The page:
This week you'll have been aware that Deborah James, bowel cancer sufferer and campaigner, died at the age of only 40, having been diagnosed in 2016 with the disease.
It's a sad story- she went to her GP three times, increasingly distressed at her worsening symptoms, only to be told via blood tests that they could find nothing. When, eventually, a privately scheduled colonoscopy confirmed her concerns, it was already too late.
After the initial shock, she galvanised herself into action and became the cover girl for bowel cancer. She hosted the You Me & The Big C podcast, campaigned to raise awareness for the disease and ultimately raised over £7m on her Bowel Babe Just Giving page asking everyone to buy her a drink when she posted about her entering the palliative phase of her treatment.
Bowel cancer is the 4th most common cancer in the UK. 42,900 new cases are reported every year, which adds up to 120 cases every day. (figure from 2016-2018). 1 in 15 males and 1 in 18 females in the UK will have a bowel cancer diagnosis at some point in their lives.
While many incidences of cancer are probably unpreventable, in the case of bowel cancer, it's thought that 54% of cases are preventable.
Unsurprisingly, the usual suspects of obesity, alcohol and smoking all contribute to higher risk factors for the disease (11%, 6% and 7% respectively) but 13% is thought to be due to eating processed meats and a whopping 28% down to not eating enough fibre. (Source Cancer Research UK).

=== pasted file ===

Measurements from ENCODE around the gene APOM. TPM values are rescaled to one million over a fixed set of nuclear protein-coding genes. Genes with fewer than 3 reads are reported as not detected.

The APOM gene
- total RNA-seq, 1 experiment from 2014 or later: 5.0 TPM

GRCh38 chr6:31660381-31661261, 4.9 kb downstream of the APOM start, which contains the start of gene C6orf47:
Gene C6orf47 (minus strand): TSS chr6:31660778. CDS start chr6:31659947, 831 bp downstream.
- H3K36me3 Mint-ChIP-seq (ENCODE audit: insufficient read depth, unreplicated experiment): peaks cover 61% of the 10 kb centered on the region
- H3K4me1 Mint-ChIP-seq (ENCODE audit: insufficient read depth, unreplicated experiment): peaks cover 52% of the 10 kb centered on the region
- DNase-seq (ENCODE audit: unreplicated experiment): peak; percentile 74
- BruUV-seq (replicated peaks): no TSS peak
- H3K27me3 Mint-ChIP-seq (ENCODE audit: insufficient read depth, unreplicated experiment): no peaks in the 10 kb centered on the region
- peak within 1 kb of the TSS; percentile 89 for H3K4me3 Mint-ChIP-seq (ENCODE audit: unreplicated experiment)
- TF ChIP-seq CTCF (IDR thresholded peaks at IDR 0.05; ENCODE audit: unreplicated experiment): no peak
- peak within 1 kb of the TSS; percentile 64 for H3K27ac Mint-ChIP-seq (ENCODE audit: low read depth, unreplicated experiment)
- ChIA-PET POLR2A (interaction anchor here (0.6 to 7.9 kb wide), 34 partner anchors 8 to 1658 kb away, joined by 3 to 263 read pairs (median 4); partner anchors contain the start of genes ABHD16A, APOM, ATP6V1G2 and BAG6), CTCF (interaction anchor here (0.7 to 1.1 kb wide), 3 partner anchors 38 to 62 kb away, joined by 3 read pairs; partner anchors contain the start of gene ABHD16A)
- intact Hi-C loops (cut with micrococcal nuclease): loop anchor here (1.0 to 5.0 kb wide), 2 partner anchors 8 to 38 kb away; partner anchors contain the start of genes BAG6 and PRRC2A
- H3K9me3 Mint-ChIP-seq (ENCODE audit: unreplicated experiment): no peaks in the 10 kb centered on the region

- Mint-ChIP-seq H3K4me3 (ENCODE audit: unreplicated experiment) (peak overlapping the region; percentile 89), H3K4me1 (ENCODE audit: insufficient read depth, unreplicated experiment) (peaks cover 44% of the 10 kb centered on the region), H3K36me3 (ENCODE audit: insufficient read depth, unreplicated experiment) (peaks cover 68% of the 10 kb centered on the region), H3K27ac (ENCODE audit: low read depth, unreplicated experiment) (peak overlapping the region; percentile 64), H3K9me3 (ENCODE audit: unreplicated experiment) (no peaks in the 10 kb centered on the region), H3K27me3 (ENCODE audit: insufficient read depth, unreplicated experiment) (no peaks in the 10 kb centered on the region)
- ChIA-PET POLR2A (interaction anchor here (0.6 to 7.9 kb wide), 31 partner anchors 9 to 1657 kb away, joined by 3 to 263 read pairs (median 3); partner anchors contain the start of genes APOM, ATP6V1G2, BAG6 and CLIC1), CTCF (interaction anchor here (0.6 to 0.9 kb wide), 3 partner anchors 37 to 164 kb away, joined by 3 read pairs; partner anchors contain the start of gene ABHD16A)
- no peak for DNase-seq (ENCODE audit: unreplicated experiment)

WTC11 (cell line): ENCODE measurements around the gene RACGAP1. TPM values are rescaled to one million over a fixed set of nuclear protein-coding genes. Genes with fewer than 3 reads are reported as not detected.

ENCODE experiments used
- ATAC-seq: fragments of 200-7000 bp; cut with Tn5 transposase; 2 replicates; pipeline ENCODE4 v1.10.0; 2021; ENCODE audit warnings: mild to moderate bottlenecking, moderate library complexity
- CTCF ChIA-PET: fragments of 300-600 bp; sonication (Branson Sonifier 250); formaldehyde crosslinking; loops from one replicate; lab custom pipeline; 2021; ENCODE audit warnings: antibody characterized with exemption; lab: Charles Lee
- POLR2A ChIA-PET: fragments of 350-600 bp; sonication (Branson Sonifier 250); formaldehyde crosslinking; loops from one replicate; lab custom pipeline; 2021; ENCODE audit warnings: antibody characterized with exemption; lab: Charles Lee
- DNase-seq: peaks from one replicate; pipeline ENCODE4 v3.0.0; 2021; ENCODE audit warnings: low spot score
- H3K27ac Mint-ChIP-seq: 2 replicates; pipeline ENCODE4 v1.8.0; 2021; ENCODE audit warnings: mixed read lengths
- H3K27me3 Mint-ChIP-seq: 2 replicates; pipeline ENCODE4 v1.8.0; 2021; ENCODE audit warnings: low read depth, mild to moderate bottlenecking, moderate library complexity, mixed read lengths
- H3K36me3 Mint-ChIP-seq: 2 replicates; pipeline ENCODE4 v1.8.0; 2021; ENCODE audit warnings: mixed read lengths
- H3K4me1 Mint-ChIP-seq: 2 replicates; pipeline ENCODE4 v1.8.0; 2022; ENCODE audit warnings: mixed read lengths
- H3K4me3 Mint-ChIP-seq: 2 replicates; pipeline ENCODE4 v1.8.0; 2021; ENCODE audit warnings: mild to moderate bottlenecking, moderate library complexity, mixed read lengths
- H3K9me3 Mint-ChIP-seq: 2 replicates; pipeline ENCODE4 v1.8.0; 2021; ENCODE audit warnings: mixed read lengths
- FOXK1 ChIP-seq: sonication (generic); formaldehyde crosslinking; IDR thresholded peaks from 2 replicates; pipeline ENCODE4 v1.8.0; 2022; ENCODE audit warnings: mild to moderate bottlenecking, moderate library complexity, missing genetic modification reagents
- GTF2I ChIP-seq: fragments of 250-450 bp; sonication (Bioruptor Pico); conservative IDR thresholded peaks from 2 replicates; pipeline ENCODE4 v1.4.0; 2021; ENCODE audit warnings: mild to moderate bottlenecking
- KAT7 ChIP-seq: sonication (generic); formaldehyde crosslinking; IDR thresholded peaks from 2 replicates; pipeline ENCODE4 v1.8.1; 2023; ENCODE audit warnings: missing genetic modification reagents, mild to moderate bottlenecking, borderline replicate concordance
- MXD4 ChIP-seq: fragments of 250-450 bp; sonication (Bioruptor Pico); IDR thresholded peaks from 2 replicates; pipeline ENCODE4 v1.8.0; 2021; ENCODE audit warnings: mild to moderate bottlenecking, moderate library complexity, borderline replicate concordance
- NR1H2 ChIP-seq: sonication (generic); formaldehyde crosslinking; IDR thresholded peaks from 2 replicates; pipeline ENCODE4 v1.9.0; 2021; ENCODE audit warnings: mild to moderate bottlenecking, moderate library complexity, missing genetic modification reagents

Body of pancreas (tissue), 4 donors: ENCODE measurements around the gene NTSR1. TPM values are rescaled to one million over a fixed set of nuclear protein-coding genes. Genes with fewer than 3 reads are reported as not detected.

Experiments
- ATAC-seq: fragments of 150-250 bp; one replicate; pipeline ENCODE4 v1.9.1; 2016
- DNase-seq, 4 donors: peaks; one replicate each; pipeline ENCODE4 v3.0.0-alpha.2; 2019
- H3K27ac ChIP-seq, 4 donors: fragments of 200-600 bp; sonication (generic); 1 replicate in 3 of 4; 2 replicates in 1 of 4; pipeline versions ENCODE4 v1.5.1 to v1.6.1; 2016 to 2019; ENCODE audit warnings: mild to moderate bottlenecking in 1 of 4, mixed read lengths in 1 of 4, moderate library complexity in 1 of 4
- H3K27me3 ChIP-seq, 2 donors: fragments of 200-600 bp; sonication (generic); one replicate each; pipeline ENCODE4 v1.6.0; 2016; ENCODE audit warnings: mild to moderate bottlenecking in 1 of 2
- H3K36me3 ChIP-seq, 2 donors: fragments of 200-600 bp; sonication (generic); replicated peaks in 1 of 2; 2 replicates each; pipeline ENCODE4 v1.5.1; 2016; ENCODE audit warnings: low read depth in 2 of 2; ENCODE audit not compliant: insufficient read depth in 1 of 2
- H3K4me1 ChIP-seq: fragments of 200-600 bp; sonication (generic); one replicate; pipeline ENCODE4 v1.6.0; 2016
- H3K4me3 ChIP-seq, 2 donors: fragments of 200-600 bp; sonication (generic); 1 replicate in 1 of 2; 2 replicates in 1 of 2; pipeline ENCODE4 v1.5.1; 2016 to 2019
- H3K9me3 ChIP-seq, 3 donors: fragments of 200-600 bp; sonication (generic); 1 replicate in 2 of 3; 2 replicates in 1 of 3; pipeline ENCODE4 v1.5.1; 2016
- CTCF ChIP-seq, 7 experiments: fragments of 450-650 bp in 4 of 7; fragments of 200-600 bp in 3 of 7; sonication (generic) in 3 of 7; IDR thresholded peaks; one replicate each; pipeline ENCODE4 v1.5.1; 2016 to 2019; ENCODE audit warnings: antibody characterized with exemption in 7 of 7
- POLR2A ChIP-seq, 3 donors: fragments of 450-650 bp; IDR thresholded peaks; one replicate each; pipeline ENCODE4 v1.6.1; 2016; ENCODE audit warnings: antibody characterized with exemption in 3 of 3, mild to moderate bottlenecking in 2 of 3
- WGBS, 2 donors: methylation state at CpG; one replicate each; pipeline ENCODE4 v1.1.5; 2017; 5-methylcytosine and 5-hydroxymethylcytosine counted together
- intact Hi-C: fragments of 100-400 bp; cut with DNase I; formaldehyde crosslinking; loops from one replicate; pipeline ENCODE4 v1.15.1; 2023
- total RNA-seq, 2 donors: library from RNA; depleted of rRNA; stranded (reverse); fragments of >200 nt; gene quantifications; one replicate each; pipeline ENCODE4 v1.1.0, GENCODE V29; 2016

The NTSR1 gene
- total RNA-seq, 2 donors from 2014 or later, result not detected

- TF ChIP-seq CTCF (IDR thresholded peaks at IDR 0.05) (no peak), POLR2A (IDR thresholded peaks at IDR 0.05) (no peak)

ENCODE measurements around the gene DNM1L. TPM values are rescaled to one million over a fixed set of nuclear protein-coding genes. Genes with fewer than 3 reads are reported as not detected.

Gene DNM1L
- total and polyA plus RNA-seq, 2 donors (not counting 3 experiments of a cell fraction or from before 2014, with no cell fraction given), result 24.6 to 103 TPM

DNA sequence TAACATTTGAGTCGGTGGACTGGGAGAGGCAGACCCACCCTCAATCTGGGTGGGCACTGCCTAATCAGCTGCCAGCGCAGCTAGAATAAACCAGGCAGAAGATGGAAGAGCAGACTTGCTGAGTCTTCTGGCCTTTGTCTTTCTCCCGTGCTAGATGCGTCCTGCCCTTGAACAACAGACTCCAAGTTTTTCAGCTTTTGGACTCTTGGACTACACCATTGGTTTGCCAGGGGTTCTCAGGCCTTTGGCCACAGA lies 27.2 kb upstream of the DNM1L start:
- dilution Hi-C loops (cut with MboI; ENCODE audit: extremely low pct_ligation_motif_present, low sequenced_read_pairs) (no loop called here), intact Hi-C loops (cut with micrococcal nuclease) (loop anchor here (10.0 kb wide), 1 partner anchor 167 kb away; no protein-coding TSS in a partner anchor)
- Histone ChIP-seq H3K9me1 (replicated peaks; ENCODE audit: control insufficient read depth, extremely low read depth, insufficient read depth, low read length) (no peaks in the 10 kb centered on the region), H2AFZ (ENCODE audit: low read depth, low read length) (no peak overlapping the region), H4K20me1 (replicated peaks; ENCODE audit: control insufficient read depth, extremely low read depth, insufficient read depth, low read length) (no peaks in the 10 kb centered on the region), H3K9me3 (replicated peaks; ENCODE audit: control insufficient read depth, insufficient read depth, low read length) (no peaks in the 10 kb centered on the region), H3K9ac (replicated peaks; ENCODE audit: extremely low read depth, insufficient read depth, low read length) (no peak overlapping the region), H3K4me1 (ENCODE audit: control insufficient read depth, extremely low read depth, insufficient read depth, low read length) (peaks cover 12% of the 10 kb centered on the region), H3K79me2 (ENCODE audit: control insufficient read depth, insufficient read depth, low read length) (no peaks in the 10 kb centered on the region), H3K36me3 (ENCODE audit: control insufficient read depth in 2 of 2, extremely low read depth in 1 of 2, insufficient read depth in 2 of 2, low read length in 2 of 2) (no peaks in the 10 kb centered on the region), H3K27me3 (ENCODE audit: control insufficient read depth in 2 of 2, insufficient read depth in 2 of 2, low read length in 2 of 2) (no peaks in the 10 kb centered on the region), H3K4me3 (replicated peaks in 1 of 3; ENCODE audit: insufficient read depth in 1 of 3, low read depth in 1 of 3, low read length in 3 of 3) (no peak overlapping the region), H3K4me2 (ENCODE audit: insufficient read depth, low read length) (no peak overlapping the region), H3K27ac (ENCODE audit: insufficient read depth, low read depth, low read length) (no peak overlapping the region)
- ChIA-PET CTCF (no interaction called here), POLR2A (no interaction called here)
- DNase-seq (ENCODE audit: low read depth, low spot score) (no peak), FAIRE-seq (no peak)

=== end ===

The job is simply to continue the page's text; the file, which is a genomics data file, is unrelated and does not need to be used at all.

Now ham, sausages and bacon are british staples and we're getting more and more into chorizo, salami and other tasty cured sausages- but a word of warning: these usually all contain nitrates/ites for preservative purposes. N-nitroso compounds, derived from these preservatives have been found to damage the cells that line the bowel. Even small amounts eaten daily (yes that ham and cheese sarnie) will increase your risk of bowel cancer by up to 18%.(For balance, Here's a BBC Good Food article on the matter with a slightly different perspective on the figures).
If you think a sandwich isn't a sandwich without meat- go for fresh meat like cooked turkey or chicken, or try these veg-centric sarnies or swap red meat burgers for my all-time favourite portobello mushroom burger with chargrilled pepper and goat's cheese. Keep the deli meat for special occasions.
As you regulars know, I'm always banging on about fibre; wholegrains: wholemeal bread, pasta, brown rice, alternative grains like quinoa, bulgur and buckwheat; pulses and legumes, beans, lentils, things with a skin on them. Popcorn instead of crisps. Try to have three portions a day. You know what to do.
As Michael Pollan says sagely: Eat food. Not too much. Mostly plants.
I'm still struggling with that middle one.